Upcoming exhibit captures everyday life in rural Iowa

Arlene and Wayne Nolting of rural Preston get their first glance at a 2002 book of photos that includes Wayne’s family and friends in the late 1950s.
Arlene and Wayne Nolting of rural Preston get their first glance at a 2002 book of photos that includes Wayne’s family and friends in the late 1950s.

By KELLY GERLACH

News Editor

kgerlach@mspress.net

Memories flooded back as Wayne Nolting of rural Preston stared at a photograph in a book. 

The photo was a familiar scene he’d lived many times: his father and brother sitting around the dining room table at the neighboring Grant farm, eating an afternoon lunch of sandwiches, soup and cake after a day of hard labor threshing in the fields.

Nolting knew every face in the photo – his father, brother, close neighbors.

“We were there a lot,” Nolting said, remembering the many summers when neighbors shared resources and labor to harvest crops.

“You look like you needed some more meat on your bones,” said his wife Arlene, nudging her shoulder against his.

But almost 70 years after the photo was taken, Nolting, the only person in the photo who is still alive, did not remember seeing the stranger who took that photo in the Grant dining room.

The photographer was Arthur Melville “Pete” Wettach. And he might not have been a total stranger. He worked for what was then the Farm Security Administration, helping tenant farmers to buy land of their own.

Wettach was also a self-taught photographer, and his photographs capture a glimpse of rural Iowa life in the Great Depression and afterward.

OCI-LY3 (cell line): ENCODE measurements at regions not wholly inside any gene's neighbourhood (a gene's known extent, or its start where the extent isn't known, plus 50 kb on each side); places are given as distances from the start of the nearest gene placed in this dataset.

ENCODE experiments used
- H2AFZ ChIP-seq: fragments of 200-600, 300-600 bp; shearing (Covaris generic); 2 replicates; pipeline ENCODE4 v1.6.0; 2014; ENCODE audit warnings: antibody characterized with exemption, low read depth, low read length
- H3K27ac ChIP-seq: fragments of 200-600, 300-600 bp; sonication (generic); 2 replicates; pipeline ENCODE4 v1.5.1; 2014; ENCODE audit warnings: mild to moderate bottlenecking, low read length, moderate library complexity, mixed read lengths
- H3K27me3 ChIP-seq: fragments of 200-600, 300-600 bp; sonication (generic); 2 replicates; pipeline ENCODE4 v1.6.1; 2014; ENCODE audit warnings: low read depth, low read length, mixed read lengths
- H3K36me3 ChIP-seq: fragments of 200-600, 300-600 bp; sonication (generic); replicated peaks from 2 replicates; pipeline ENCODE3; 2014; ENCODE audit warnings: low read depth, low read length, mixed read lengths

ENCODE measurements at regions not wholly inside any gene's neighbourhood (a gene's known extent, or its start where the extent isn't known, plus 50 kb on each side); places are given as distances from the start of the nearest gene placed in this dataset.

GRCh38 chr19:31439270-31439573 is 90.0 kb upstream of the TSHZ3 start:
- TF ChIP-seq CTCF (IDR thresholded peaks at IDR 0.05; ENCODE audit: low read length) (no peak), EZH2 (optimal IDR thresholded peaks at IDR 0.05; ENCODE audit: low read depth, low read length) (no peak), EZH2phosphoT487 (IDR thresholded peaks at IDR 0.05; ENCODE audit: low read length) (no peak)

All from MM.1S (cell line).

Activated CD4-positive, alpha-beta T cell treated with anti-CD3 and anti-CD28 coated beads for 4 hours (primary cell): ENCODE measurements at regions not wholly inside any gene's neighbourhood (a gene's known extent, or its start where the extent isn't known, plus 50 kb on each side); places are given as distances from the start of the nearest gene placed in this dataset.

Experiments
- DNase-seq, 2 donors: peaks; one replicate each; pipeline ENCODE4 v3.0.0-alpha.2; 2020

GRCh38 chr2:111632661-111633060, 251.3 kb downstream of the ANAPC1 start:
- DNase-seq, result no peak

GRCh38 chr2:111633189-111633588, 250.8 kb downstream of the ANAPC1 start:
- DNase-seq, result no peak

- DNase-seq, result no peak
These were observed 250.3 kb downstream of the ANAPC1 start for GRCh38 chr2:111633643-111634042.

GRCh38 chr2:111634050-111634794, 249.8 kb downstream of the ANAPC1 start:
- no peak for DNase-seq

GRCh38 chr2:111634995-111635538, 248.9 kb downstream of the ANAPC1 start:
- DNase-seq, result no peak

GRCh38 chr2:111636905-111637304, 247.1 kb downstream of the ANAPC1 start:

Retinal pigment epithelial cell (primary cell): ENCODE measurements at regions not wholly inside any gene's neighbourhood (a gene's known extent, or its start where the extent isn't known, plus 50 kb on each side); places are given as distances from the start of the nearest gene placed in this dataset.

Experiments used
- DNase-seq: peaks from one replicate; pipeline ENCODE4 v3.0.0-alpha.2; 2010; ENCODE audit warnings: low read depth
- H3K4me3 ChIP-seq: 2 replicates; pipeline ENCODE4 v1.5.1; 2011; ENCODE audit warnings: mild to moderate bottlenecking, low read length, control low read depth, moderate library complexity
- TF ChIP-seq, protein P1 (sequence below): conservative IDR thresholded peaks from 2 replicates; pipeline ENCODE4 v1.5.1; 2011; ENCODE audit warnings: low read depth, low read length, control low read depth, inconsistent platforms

Thirty of his photographs, including that of the Noltings and Grants, are on display at Maquoketa Art Experience through May 15. Two receptions are 

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New middle school dance team has the moves

Carah Morehead thrusts her poms to the side and smiles big during the new Maquoketa Middle School Dance Team’s first performance at the high school.
Carah Morehead thrusts her poms to the side and smiles big during the new Maquoketa Middle School Dance Team’s first performance at the high school.

By KELLY GERLACH

 

News Editor

 

kgerlach@mspress.net

 

Fierce looks of concentration reflected from 42 silver poms clutched in the hands of 21 girls.

 

Then one girl’s hand twitched, waving her pom as she discreetly worked out a nervous kink in her hand.

 

All eyes were on the girls.

 

Then smiles spread across their faces as the music started and they – and their poms – danced for the first time. 

 

The group is the first Maquoketa Middle School Dance Team, and the performance was the girls’ first in front of a sizable crowd – at halftime of a Maquoketa Cardinals boys varsity basketball game last week.

 

The new team formed from interest and need, according to coaches Ashley Wing and Mandi Lemke of Tempo Dance Studio in Maquoketa.